noun, plural feuil·le·tons [foi-i-tnz; French fœyuh-tawn] /ˈfɔɪ ɪ tnz; French fœyəˈtɔ̃/.
Origin of feuilleton
Related Words for feuilletonrecollection, rote, reminiscence, retrospection, anamnesis, anamnestic, feuilleton
Examples from the Web for feuilleton
Historical Examples of feuilleton
In 1827-28, during its palmiest days, the Constitutionnel had no Roman feuilleton.
"I always like to read the feuilleton on the drama," I said.The Moon and Sixpence
W. Somerset Maugham
Fedor Ivnitch shuddered: the feuilleton was marked with a pencil.A Nobleman's Nest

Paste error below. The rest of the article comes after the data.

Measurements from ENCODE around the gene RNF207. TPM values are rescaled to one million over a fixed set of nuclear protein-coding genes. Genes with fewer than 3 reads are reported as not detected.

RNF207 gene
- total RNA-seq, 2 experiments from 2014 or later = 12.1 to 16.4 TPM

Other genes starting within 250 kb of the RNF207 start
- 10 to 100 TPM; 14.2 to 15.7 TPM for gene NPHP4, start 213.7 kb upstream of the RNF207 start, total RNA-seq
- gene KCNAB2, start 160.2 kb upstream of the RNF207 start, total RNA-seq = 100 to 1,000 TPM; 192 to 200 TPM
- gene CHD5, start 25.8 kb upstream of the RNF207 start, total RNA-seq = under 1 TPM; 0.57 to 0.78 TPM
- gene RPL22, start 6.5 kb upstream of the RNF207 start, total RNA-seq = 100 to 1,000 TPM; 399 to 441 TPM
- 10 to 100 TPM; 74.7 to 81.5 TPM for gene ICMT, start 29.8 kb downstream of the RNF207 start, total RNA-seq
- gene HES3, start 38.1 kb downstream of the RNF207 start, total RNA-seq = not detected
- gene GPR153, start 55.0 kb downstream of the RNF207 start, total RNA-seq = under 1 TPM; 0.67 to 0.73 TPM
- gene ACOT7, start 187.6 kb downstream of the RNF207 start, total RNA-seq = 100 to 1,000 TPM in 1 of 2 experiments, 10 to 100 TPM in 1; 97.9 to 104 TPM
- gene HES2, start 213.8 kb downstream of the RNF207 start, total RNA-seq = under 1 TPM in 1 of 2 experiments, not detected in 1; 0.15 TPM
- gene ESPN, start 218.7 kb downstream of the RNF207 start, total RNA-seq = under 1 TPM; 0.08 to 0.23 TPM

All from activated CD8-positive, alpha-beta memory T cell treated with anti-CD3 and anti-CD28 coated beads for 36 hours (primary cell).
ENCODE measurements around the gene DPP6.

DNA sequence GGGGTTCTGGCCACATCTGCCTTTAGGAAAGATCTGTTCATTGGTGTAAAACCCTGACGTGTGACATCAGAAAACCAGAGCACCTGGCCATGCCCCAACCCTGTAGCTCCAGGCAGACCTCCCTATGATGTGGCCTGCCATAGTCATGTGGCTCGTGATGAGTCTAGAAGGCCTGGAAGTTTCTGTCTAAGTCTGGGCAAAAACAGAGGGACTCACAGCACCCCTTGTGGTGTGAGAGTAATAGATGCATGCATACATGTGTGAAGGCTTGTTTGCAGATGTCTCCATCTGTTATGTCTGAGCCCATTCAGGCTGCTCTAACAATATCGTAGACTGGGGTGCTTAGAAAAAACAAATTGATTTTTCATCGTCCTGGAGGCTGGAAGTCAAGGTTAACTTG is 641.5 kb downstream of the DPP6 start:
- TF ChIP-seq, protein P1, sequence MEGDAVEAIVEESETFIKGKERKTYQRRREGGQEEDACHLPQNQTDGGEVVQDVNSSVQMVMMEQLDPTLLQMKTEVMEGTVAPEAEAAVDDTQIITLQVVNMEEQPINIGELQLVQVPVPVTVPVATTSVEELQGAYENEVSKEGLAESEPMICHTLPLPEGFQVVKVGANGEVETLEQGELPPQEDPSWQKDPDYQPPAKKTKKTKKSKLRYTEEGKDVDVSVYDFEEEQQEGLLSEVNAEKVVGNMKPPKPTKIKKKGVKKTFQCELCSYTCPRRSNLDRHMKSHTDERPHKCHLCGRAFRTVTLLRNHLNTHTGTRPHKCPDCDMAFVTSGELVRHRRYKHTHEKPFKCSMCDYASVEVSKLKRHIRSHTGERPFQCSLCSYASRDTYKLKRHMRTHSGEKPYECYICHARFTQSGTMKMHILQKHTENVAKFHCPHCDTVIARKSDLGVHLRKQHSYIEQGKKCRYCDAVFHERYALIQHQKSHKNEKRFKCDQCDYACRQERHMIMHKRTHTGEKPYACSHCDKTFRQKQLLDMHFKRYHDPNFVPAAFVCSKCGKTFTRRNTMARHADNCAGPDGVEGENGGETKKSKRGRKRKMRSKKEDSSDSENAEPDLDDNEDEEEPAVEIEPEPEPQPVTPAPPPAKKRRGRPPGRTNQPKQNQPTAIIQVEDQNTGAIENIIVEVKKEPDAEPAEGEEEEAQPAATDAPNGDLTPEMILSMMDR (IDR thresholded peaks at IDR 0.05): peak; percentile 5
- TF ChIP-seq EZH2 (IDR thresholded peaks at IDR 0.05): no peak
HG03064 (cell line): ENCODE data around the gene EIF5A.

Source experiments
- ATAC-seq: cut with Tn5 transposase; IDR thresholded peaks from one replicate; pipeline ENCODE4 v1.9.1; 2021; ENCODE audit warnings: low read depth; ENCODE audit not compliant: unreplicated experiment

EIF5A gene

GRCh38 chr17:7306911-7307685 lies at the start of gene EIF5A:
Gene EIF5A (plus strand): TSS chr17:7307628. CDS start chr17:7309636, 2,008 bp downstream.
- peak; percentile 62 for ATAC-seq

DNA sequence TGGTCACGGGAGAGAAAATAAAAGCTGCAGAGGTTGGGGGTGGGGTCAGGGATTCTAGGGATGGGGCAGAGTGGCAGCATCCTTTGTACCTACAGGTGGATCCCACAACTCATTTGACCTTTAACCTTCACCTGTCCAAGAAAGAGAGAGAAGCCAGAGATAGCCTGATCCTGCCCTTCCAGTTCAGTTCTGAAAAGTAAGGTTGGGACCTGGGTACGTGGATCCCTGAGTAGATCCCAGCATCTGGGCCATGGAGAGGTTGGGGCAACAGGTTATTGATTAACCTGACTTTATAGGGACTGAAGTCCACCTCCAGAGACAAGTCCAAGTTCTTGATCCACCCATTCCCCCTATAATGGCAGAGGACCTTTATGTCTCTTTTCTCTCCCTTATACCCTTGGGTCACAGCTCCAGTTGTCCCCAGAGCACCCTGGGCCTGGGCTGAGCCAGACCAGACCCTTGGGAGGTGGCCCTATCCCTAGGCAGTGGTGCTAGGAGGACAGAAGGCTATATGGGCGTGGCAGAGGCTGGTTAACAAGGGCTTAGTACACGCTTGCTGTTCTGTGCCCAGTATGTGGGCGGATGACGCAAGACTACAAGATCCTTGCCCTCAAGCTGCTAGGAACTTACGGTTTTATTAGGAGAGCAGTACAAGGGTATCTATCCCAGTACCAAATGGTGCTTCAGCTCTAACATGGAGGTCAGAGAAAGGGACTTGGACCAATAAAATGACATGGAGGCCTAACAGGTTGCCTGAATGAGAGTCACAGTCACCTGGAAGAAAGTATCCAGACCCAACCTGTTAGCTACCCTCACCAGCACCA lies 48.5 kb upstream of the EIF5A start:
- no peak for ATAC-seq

These extracts do not occur in the feuilleton as published in English.The Key to the Bront Works
He is also to publish a new novel in the feuilleton of the Siècle.
Word Origin for feuilleton
part of a French newspaper devoted to light literature and criticism (usually at the bottom of a page and separated by a rule), 1845, from French feuilleton (18c.), literally "a leaflet (added to a newspaper)," diminutive of feuille "leaf," from Latin folium (see folio).
Esp. applied in F. to the short story or serial with which newspapers filled up after the fall of Napoleon left them short of war news. This was the beginning of Dumas' and Eugène Sue's long novels. [Weekley]